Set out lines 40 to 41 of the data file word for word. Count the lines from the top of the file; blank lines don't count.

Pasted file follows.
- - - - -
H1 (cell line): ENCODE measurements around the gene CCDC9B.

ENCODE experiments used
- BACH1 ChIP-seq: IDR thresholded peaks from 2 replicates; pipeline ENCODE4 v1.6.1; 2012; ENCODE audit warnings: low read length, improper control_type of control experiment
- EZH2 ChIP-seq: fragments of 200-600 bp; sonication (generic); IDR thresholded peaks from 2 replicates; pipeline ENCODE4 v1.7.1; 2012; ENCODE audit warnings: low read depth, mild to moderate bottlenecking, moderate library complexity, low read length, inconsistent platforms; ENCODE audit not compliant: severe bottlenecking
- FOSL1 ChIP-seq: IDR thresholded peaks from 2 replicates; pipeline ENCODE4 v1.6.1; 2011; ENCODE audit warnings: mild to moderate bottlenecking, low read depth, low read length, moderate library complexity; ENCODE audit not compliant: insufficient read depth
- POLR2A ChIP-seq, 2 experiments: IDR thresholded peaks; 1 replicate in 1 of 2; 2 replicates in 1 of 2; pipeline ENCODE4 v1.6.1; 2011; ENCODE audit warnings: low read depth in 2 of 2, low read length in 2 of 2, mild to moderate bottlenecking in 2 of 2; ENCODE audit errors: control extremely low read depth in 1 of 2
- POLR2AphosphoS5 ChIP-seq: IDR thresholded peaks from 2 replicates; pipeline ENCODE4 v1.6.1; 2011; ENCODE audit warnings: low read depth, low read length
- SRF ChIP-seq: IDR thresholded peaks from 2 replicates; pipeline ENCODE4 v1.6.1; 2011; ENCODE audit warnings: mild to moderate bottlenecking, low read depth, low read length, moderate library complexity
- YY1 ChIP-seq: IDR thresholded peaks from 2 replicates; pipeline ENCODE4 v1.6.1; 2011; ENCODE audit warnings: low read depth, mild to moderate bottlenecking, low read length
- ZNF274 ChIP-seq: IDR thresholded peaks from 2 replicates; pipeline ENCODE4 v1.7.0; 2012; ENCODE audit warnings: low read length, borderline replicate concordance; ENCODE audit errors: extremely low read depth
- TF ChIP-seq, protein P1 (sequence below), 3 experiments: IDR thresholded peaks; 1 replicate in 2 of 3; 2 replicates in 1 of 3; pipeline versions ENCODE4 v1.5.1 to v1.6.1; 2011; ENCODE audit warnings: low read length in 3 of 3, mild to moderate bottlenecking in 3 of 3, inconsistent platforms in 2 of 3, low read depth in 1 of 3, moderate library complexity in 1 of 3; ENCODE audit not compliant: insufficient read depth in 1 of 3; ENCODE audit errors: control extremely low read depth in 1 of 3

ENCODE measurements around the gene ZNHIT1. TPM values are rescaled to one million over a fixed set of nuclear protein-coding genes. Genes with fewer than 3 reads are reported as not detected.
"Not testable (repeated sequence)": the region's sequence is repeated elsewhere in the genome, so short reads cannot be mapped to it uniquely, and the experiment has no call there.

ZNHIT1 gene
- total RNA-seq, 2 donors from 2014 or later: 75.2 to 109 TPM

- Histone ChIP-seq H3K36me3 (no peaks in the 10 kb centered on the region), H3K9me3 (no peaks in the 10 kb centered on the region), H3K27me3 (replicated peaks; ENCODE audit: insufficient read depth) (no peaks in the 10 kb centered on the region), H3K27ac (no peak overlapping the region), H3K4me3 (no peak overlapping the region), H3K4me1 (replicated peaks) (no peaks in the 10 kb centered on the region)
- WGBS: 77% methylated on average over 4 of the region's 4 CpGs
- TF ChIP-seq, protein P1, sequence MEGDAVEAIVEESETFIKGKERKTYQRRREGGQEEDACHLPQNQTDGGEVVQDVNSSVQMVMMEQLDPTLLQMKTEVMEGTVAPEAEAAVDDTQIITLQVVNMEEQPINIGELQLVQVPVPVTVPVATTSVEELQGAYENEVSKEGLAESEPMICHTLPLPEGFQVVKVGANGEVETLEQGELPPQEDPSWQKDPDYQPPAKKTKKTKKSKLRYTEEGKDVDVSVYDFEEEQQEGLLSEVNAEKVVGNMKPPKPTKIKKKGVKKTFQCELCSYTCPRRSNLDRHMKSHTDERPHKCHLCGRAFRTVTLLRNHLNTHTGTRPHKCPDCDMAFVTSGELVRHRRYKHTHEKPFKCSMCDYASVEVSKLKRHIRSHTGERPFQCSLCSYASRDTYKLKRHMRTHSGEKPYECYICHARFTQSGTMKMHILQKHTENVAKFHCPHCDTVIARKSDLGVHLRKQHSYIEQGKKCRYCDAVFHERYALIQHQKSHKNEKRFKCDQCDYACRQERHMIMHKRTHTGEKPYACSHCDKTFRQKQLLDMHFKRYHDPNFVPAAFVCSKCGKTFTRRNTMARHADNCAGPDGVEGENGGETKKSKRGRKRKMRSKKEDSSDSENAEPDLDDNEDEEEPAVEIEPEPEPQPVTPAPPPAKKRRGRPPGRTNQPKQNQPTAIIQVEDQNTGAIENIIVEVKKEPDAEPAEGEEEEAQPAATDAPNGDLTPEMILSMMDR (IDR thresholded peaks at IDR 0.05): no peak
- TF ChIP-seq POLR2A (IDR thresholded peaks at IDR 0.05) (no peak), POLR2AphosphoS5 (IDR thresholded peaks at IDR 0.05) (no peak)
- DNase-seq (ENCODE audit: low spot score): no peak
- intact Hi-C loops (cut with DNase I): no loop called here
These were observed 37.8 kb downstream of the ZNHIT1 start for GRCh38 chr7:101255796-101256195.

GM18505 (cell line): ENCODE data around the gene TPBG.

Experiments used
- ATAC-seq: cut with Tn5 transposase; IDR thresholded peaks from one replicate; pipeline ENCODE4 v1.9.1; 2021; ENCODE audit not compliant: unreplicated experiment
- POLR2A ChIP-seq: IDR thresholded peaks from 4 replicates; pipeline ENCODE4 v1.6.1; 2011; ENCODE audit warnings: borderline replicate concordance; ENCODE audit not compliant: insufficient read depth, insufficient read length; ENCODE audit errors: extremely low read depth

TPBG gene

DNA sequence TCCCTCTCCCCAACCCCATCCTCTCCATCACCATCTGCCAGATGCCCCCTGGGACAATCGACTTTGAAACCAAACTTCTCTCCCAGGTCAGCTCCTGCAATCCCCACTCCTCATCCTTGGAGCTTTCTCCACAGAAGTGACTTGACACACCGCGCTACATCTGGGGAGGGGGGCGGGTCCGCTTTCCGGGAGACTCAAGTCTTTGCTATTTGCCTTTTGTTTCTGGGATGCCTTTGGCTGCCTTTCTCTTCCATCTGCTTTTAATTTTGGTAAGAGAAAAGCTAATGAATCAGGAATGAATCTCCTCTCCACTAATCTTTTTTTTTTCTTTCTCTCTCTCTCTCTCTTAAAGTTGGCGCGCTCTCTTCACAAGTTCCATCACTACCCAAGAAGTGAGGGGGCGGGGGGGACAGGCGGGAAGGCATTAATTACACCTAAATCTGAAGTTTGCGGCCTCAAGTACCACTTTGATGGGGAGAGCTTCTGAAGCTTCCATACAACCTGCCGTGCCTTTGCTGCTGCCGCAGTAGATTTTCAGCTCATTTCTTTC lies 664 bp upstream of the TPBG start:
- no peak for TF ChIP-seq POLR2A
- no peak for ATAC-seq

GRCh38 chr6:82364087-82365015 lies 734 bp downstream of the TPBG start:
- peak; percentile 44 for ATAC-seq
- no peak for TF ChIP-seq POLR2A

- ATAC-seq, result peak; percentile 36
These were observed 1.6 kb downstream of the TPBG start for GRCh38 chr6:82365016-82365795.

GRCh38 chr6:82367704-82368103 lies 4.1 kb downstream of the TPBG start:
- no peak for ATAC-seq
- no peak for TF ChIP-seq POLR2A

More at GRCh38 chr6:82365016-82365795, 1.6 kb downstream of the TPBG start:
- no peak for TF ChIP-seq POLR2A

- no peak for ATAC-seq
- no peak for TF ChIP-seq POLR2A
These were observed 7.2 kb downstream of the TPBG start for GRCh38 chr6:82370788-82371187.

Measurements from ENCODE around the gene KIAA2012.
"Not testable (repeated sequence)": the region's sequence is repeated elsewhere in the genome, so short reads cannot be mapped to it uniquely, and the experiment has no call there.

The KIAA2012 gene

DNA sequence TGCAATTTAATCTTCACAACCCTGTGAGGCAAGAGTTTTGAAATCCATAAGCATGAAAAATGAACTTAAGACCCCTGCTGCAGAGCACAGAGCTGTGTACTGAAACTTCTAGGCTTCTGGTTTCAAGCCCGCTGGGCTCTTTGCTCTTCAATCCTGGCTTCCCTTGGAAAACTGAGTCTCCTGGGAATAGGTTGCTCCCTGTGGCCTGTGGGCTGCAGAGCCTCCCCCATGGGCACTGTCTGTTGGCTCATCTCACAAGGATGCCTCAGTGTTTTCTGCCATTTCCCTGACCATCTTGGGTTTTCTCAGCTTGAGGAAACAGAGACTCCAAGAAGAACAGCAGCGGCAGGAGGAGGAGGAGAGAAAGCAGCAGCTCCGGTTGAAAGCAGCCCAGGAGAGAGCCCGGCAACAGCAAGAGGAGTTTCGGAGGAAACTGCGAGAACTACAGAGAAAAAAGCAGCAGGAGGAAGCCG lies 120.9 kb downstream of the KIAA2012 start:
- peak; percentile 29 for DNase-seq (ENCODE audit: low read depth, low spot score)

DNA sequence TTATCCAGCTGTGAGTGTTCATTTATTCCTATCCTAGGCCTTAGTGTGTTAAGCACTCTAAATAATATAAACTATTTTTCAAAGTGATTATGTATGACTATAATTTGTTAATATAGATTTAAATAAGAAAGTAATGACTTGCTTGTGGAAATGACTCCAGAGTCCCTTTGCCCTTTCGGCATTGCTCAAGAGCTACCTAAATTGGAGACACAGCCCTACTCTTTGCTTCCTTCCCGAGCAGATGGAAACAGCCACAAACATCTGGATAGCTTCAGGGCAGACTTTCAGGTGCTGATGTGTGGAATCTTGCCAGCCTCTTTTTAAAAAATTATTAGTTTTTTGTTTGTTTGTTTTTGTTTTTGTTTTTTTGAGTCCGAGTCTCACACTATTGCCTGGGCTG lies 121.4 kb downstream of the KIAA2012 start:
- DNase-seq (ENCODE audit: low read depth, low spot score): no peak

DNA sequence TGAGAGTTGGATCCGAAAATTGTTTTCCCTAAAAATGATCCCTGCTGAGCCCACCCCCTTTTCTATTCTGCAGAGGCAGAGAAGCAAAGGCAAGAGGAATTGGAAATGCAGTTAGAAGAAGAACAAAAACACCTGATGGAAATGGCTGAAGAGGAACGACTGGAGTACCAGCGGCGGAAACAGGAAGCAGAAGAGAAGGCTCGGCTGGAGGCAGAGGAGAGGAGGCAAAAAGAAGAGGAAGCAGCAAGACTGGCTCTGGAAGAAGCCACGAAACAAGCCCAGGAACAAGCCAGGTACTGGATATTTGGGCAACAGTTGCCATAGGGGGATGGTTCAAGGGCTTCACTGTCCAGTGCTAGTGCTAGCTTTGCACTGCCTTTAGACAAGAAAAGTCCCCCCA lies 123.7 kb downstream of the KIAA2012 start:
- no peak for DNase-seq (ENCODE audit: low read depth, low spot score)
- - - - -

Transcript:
- no peak for TF ChIP-seq POLR2A

- no peak for ATAC-seq